Small molecule inhibitors provide powerful tools to characterize highly dynamic and complex eukaryotic cell pathways such as those mediating membrane traffic. However, a lack of easy and generalizable assays has constrained identification of novel inhibitors despite availability of diverse chemical libraries. Here, we report a facile growth-based strategy in yeast to screen for pathway-specific inhibitors. The approach uses well characterized synthetic genetic growth defects to guide design of cells genetically sensitized for inhibition of chosen pathways. With this strategy, we identified a family of piperazinyl phenylethanone compounds as inhibitors of traffic between the trans-Golgi network (TGN) and endosomes that depends on the clathrin adaptor complex AP-1. The compounds did not significantly alter other trafficking pathways involving the TGN or endosomes, indicating specificity. Compound treatment also altered localization of AP-1 in mammalian cells. These previously uncharacterized inhibitors will be useful for future studies of clathrin-mediated transport in yeast, and potentially in other organisms. Furthermore, the easily automated technology should be adaptable for identification of inhibitors of other cellular processes.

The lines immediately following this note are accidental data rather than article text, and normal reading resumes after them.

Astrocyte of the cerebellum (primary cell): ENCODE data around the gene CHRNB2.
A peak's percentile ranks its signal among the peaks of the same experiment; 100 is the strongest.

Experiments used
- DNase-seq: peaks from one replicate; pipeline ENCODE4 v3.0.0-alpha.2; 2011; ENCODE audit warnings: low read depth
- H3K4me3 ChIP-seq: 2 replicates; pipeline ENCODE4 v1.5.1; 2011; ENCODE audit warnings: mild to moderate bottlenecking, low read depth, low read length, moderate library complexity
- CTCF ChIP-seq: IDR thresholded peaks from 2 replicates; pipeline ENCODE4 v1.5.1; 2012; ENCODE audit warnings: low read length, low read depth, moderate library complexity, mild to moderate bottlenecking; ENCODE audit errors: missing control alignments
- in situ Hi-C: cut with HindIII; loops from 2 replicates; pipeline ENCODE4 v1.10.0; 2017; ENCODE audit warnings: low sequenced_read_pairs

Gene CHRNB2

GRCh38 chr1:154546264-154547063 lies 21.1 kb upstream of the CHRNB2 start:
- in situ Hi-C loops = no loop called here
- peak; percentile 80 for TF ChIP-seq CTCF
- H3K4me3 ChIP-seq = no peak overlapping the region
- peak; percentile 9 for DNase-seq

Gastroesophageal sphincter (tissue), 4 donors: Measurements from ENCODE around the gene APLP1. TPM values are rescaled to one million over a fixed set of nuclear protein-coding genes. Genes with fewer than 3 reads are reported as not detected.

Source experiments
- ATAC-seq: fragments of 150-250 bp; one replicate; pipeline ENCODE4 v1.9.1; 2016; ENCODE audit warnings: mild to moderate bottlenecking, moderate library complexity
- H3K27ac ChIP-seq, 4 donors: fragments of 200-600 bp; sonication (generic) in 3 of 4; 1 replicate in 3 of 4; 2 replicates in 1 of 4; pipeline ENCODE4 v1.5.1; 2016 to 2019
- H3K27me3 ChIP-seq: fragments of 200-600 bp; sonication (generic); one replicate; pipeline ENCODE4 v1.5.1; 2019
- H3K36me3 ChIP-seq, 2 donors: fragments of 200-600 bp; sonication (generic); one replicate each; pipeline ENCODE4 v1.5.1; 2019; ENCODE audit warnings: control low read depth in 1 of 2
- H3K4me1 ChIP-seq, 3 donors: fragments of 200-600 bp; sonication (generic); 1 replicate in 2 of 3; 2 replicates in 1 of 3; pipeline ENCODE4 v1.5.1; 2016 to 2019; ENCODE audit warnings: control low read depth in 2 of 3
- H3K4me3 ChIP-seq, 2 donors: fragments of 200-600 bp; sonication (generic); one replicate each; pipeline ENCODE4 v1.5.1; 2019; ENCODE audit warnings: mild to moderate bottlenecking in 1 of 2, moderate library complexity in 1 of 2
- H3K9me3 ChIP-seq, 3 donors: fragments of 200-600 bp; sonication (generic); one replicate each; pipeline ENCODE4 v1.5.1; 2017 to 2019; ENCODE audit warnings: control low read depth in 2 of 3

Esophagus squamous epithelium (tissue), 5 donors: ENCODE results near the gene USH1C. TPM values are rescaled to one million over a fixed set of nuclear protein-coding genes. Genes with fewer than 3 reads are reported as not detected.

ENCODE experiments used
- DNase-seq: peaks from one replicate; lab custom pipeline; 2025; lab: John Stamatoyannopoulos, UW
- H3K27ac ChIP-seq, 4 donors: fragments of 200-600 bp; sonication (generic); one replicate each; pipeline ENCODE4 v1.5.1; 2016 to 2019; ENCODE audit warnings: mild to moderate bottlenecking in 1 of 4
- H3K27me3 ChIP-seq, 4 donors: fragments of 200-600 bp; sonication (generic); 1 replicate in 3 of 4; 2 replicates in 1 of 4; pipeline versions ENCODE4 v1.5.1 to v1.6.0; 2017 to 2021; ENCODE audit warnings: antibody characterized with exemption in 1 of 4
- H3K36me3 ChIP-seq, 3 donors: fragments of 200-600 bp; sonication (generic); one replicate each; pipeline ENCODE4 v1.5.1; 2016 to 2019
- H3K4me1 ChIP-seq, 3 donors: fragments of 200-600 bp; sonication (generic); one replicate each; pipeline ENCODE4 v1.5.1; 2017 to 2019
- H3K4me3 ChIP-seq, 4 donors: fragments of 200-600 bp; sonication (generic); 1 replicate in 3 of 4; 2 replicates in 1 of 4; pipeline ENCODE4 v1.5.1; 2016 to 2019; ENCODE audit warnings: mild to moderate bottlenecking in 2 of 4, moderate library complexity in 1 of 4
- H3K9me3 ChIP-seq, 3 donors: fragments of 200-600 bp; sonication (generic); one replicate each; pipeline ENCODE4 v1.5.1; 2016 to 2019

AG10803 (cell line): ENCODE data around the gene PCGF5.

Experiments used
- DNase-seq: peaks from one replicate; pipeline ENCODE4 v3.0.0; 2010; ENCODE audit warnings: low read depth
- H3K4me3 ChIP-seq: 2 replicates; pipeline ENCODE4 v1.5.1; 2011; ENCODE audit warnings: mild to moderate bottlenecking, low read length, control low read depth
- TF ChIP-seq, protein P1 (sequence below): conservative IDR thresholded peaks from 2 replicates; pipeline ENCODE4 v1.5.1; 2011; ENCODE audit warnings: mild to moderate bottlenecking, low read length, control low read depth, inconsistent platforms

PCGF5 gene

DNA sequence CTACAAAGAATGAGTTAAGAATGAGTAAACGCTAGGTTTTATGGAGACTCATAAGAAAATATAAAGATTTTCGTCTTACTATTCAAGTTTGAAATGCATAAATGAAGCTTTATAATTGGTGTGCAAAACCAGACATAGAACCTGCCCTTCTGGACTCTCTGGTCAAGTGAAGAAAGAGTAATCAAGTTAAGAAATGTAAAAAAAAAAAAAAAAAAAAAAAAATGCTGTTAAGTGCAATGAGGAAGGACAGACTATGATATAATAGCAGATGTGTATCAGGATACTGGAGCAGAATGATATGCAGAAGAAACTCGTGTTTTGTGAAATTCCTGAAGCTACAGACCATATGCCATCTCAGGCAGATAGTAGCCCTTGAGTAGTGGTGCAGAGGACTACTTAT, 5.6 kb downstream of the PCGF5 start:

|Evidence ID||Analyze ID||Interactor||Interactor Systematic Name||Interactor||Interactor Systematic Name||Type||Assay||Annotation||Action||Modification||Phenotype||Source||Reference||Note|
|Evidence ID||Analyze ID||Gene||Gene Systematic Name||Gene Ontology Term||Gene Ontology Term ID||Qualifier||Aspect||Method||Evidence||Source||Assigned On||Reference||Annotation Extension|
|Evidence ID||Analyze ID||Gene||Gene Systematic Name||Phenotype||Experiment Type||Experiment Type Category||Mutant Information||Strain Background||Chemical||Details||Reference|
|Evidence ID||Analyze ID||Regulator||Regulator Systematic Name||Target||Target Systematic Name||Experiment||Conditions||Strain||Source||Reference|